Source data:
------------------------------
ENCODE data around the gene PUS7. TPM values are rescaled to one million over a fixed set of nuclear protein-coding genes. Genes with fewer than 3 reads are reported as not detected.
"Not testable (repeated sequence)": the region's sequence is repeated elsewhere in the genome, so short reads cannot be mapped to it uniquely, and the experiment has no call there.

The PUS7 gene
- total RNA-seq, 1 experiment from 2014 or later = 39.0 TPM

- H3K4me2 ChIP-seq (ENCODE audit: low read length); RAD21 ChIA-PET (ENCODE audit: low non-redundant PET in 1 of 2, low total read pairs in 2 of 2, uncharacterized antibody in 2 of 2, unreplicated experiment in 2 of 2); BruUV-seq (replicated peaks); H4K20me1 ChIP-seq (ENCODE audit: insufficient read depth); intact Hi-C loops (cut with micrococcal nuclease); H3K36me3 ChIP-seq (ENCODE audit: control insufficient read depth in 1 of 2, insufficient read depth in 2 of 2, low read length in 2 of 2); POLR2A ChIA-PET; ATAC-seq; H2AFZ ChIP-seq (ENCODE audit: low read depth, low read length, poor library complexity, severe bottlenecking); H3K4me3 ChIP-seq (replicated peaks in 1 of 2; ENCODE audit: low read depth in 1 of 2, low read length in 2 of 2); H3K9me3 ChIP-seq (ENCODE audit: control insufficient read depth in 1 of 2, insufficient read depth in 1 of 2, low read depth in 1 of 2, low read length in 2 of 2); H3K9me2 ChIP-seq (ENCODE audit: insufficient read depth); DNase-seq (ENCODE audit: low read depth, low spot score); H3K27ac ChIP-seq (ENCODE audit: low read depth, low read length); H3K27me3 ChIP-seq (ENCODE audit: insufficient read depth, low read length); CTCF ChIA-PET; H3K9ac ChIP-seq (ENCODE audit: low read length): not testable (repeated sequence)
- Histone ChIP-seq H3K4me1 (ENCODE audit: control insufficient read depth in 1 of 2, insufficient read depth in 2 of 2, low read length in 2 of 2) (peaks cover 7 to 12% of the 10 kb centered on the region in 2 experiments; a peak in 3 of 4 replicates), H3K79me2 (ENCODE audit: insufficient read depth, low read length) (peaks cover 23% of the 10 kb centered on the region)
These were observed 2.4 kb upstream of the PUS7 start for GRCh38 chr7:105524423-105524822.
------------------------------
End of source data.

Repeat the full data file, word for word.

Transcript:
ENCODE data around the gene PUS7. TPM values are rescaled to one million over a fixed set of nuclear protein-coding genes. Genes with fewer than 3 reads are reported as not detected.
"Not testable (repeated sequence)": the region's sequence is repeated elsewhere in the genome, so short reads cannot be mapped to it uniquely, and the experiment has no call there.

The PUS7 gene
- total RNA-seq, 1 experiment from 2014 or later = 39.0 TPM

- H3K4me2 ChIP-seq (ENCODE audit: low read length); RAD21 ChIA-PET (ENCODE audit: low non-redundant PET in 1 of 2, low total read pairs in 2 of 2, uncharacterized antibody in 2 of 2, unreplicated experiment in 2 of 2); BruUV-seq (replicated peaks); H4K20me1 ChIP-seq (ENCODE audit: insufficient read depth); intact Hi-C loops (cut with micrococcal nuclease); H3K36me3 ChIP-seq (ENCODE audit: control insufficient read depth in 1 of 2, insufficient read depth in 2 of 2, low read length in 2 of 2); POLR2A ChIA-PET; ATAC-seq; H2AFZ ChIP-seq (ENCODE audit: low read depth, low read length, poor library complexity, severe bottlenecking); H3K4me3 ChIP-seq (replicated peaks in 1 of 2; ENCODE audit: low read depth in 1 of 2, low read length in 2 of 2); H3K9me3 ChIP-seq (ENCODE audit: control insufficient read depth in 1 of 2, insufficient read depth in 1 of 2, low read depth in 1 of 2, low read length in 2 of 2); H3K9me2 ChIP-seq (ENCODE audit: insufficient read depth); DNase-seq (ENCODE audit: low read depth, low spot score); H3K27ac ChIP-seq (ENCODE audit: low read depth, low read length); H3K27me3 ChIP-seq (ENCODE audit: insufficient read depth, low read length); CTCF ChIA-PET; H3K9ac ChIP-seq (ENCODE audit: low read length): not testable (repeated sequence)
- Histone ChIP-seq H3K4me1 (ENCODE audit: control insufficient read depth in 1 of 2, insufficient read depth in 2 of 2, low read length in 2 of 2) (peaks cover 7 to 12% of the 10 kb centered on the region in 2 experiments; a peak in 3 of 4 replicates), H3K79me2 (ENCODE audit: insufficient read depth, low read length) (peaks cover 23% of the 10 kb centered on the region)
These were observed 2.4 kb upstream of the PUS7 start for GRCh38 chr7:105524423-105524822.